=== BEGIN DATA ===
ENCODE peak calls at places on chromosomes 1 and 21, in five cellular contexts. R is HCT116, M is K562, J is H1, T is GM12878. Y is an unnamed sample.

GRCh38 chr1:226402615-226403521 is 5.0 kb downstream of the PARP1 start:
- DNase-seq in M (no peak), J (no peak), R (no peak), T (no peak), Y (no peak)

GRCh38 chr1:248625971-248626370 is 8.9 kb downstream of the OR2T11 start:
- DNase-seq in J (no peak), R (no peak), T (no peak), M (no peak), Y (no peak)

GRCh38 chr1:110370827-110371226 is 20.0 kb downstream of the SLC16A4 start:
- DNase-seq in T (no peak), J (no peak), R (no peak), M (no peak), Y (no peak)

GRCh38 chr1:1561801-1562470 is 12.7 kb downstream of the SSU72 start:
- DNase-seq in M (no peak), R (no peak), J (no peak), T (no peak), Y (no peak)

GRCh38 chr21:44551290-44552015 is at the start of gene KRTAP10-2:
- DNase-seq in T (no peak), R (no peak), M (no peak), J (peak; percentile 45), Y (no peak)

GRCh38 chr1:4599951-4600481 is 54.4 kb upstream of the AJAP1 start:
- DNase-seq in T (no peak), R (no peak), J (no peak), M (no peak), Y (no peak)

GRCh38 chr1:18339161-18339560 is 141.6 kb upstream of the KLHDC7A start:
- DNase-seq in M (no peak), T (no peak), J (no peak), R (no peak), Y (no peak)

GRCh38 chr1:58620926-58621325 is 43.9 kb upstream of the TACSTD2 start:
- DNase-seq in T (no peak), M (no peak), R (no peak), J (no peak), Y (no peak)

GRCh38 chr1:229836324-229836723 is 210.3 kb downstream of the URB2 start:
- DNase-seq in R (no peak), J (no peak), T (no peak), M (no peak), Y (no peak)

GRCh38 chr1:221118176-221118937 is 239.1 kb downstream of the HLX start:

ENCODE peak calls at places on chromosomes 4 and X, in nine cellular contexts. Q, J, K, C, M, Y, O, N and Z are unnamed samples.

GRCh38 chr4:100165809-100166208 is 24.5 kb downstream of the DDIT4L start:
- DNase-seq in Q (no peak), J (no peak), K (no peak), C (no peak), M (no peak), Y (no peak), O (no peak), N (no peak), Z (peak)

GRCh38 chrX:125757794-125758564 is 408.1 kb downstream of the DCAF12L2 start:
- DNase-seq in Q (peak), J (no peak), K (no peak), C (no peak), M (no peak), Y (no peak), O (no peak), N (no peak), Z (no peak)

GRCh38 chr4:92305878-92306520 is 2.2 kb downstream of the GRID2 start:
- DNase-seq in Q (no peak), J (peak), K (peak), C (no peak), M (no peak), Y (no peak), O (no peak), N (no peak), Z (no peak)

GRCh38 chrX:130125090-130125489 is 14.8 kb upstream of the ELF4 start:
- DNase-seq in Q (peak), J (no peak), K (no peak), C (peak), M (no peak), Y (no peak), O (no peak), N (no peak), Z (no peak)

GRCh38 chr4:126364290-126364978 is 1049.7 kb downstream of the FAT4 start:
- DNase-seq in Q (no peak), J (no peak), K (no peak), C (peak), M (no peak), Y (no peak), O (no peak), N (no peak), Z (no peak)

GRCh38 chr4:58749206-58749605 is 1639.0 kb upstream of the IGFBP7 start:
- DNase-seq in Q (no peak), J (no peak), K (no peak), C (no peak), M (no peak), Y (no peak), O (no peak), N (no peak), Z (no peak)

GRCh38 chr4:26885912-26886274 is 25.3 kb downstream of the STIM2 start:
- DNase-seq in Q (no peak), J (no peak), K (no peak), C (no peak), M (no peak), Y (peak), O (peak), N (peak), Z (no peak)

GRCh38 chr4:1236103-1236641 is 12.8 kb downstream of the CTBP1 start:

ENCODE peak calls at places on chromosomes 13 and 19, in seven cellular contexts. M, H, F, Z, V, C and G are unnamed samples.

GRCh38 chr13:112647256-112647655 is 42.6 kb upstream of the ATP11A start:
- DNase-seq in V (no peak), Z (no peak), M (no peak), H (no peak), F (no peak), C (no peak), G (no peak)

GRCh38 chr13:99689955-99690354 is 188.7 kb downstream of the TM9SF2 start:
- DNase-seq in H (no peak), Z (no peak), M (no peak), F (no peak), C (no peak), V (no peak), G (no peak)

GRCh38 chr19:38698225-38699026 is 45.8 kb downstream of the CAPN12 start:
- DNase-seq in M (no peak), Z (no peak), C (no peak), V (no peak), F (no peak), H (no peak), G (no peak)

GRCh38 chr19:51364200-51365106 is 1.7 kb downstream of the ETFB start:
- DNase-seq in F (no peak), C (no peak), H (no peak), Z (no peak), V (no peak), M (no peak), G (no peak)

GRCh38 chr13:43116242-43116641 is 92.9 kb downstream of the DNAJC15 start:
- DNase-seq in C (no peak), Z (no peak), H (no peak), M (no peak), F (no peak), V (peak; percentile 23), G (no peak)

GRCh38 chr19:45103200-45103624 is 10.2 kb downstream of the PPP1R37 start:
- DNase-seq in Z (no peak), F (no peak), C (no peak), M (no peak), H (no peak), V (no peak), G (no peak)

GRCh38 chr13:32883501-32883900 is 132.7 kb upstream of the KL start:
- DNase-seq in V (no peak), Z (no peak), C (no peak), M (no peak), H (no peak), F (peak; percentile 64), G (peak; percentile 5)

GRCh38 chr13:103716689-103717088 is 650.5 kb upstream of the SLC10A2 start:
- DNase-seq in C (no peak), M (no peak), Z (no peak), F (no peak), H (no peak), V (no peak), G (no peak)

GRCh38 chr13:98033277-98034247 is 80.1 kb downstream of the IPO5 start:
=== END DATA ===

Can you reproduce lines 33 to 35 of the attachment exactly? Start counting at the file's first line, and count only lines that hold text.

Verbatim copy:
- DNase-seq in Q (no peak), J (no peak), K (no peak), C (no peak), M (no peak), Y (no peak), O (no peak), N (no peak), Z (no peak)

GRCh38 chr4:26885912-26886274 is 25.3 kb downstream of the STIM2 start:
- DNase-seq in Q (no peak), J (no peak), K (no peak), C (no peak), M (no peak), Y (peak), O (peak), N (peak), Z (no peak)